25. TRIPURA is strategically situated between the river valleys of Myanmar and Bangladesh. Encircled almost on three sides by Bangladesh, it is linked with Assam and Mizoram in the North-East Its total area is 10,491.69 sq km with a total population of 3,199,203.Agartala is the capital city and the principal Languages spoken in the state are Bengali and Kokborak


History and Geography

Tripura has a long historic past, a unique tribal culture and a fascinating folklore. The history of Tripura is based on the 'Rajmala' chronicles of king Tripura and writings of other Mohammedan historians. There are references of Tripura even in Mahabharata and Puranas. According to 'Rajmala', the rulers were known by the surname 'Fa' meaning 'father'. There is a reference to rulers of Bengal helping Tripura kings in the 14th century. Kings of Tripura had to face frequent Mughal invasions with varying successes. They defeated the Mohammedan Sultans of Bengal in several battles. Nineteenth century marked the beginning of the modern era in Tripura, when king Maharaja Birchandra Kishore Manikya Bahadur modelled his administrative set-up on the British India pattern and brought in various reforms. His successors ruled Tripura till 15 October, 1949, when it merged with the Indian Union. Initially, a part 'C' state, it became a centrally administered territory with the reorganisation of states in 1956. In 1972, Tripura attained the status of a full-fledged state.

Irrigation and Power

Tripura has about 2,80,000 hectares of land that is cultivable. As on 31 March 2005 an area of 82,005 hectares of land has been brought under assured irrigation by providing lift irrigation, deep tube well, diversion, medium irrigation, shallow tube wells and pump sets. This is about 29.29 per cent of the cultivable land in the state. 1269 L.I. Schemes, 160 deep tube wells, 27 diversion schemes have been completed and 3 medium irrigation schemes, namely, (i) Gumti (ii) Khowai and (iii) Manu are providing irrigation water to the part portion of the command areas as canal system has not been completed. The present highest peak demand of power in the State is around 162 MW Power available now from own generating stations is around 70 MW. About 50 MW power is being imported from the State's allocated share from the Central Sector power generating stations in the NE-Region. Thus, the total available power is about 120 MW, leaving a shartfall of about 42 MW during peak hours. This deficit is currently being managed by shedding lead in a sequential manner for about 1(one) to 1/1-2 (one and half) hour in the evening throughout the State.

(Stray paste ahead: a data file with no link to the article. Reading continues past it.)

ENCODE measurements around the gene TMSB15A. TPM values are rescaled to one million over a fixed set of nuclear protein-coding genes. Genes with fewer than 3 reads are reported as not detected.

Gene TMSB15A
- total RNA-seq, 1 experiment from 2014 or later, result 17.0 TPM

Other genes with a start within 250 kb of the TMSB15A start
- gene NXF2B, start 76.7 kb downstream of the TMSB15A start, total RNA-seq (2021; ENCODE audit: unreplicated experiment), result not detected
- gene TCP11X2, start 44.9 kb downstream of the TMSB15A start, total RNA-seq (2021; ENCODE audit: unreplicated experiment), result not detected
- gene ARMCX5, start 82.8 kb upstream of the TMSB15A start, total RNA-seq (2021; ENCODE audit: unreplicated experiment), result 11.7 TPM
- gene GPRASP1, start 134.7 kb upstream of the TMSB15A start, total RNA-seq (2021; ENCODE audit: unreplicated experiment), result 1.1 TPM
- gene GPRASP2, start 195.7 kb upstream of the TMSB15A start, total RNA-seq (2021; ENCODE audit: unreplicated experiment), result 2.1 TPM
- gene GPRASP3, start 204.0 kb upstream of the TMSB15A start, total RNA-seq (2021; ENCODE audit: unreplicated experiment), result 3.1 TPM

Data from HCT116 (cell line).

Tourism The important tourist centres are : (a) West-south Tripura Tourism Circuit: (i) Agartala (ii) Kamalsagar (iii) Sepahijala (iv) Neermahal (v) Udaipur (vi) Pilak (vii) Mahamuni (b) West-North Tripura Tourism Circuit: (i) Agartala (ii) Unokuti (iii) Jampui Hill. Tourism Festival include (i) Orange and tourism Festival-Vangmun (ii) Unokuti Tourism Festival (iii) Neermahal Tourism Festival (iv) Pilak Tourism Festival. Cultural Religious Festival: (i) Makar Sankranti at Thirthamukh and Unokoti (ii) Holi (iii) Ashokashtami at Unokoti, Brahmakunda (Mohanpur) (iv) Rash (v) Bengali New Year (vi) Garia, Dhamail, Biju and Hojgiri Festival, (vii) Boat Race and Manasa Mangal Festival (viii) Ker and Khachi Festival (ix) Durgapuja (x) Diwali (xi) Christmas at Jampuri Hills (xii) Budha Purnima (xiii) Rabindra-Najrul-Sukanta Utsav (xiv) Street Drama Festival (xv) Chongpreng Utsav (xvi) Khumpuli Festival (xvii) Wah Festival (xviii) Folk Cultural Festival (Loko Utsav) (xix) Murasing Festival (xx) Sanghati Festival (xxi) Baishakhi Festival (Sabroom), etc are celebrated